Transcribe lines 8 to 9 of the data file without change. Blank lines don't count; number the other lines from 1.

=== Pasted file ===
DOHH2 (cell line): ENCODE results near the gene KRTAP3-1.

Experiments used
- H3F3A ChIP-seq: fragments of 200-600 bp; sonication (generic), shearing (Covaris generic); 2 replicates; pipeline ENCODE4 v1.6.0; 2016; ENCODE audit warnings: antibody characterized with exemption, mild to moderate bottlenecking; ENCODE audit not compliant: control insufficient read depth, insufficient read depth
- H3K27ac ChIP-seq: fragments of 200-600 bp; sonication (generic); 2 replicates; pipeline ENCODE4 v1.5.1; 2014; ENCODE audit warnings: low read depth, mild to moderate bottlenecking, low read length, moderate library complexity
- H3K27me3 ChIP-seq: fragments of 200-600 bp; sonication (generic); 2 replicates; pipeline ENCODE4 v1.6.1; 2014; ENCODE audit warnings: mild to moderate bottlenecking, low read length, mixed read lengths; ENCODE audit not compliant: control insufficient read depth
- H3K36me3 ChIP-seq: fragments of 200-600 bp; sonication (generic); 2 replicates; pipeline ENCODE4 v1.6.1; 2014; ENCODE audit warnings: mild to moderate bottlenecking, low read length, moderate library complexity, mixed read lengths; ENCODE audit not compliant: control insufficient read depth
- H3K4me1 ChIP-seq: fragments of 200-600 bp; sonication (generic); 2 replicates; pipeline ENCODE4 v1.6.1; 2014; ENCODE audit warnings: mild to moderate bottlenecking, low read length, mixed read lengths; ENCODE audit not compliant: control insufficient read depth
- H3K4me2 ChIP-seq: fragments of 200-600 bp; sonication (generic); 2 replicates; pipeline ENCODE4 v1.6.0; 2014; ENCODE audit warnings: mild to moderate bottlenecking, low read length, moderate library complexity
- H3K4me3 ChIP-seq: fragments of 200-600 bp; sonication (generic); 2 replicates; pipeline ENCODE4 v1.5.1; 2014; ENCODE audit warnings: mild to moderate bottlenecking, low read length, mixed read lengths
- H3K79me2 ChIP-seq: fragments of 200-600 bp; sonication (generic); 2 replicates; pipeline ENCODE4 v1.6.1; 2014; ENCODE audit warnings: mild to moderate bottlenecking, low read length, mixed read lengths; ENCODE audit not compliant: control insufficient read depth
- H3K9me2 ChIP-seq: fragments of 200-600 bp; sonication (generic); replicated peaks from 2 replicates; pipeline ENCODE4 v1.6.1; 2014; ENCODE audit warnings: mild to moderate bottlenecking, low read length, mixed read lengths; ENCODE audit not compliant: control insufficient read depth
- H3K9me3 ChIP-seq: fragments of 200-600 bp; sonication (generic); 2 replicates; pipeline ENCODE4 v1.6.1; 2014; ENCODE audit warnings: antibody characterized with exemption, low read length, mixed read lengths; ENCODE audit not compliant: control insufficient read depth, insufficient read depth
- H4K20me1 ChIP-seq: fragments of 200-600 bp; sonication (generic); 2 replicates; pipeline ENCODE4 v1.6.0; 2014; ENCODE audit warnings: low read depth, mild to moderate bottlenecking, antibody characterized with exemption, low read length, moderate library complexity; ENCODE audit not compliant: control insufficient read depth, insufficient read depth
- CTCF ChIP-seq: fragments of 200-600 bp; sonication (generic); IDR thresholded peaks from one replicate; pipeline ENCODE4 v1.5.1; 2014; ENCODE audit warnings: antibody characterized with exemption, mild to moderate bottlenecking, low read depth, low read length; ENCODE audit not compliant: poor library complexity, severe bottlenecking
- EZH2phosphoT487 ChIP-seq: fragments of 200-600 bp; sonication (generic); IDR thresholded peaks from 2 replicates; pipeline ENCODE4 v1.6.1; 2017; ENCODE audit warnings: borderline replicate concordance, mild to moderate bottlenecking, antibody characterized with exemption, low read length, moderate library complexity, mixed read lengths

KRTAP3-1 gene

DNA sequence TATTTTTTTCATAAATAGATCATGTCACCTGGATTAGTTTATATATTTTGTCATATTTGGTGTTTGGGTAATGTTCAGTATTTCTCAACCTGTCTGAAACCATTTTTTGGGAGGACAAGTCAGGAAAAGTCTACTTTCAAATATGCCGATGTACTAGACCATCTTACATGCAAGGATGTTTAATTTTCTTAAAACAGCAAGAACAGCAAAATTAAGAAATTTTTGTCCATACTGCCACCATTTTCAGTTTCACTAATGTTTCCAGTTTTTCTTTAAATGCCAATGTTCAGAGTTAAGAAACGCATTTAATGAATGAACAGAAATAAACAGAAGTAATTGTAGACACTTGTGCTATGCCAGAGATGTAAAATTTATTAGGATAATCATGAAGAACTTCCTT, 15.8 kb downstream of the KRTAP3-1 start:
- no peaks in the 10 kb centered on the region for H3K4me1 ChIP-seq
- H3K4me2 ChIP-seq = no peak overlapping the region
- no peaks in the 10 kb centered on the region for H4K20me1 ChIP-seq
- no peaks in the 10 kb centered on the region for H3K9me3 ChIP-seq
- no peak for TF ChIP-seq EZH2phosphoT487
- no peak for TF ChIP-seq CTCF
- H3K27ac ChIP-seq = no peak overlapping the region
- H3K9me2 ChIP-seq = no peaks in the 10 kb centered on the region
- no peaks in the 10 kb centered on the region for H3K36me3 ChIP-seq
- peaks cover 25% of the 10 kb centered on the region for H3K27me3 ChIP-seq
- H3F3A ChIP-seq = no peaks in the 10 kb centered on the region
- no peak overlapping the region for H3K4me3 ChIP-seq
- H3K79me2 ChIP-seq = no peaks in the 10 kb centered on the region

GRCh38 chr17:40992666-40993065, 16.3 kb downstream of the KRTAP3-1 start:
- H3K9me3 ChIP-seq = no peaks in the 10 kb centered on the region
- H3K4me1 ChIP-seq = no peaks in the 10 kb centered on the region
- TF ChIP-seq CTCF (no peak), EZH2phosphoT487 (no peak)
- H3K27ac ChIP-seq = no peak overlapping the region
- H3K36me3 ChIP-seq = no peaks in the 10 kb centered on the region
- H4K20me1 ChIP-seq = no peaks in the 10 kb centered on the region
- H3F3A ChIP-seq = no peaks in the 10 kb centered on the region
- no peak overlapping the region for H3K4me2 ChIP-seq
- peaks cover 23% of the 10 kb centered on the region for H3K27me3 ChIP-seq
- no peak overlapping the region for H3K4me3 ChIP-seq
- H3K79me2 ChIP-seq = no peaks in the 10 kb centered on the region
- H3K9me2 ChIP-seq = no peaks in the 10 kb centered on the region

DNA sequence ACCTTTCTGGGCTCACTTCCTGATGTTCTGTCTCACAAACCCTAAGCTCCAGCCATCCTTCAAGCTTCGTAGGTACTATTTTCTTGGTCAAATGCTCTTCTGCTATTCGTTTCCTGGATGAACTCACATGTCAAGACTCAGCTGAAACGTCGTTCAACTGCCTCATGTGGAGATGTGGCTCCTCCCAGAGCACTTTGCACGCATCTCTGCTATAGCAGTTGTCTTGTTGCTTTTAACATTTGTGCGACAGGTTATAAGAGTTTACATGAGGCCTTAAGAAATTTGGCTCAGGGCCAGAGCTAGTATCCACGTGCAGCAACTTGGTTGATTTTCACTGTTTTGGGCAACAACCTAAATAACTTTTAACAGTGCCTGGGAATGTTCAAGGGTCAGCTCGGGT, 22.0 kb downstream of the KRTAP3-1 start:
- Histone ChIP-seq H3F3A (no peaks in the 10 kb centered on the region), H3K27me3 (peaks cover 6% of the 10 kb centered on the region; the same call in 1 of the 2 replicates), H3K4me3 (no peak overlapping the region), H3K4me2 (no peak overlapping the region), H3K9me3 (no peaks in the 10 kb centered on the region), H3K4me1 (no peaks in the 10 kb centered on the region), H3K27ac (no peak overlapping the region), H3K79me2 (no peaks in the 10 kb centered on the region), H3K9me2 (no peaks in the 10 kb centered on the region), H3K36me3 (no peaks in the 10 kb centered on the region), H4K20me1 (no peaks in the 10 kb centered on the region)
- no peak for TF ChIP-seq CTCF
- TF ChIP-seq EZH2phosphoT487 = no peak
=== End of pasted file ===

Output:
- H3K4me2 ChIP-seq: fragments of 200-600 bp; sonication (generic); 2 replicates; pipeline ENCODE4 v1.6.0; 2014; ENCODE audit warnings: mild to moderate bottlenecking, low read length, moderate library complexity
- H3K4me3 ChIP-seq: fragments of 200-600 bp; sonication (generic); 2 replicates; pipeline ENCODE4 v1.5.1; 2014; ENCODE audit warnings: mild to moderate bottlenecking, low read length, mixed read lengths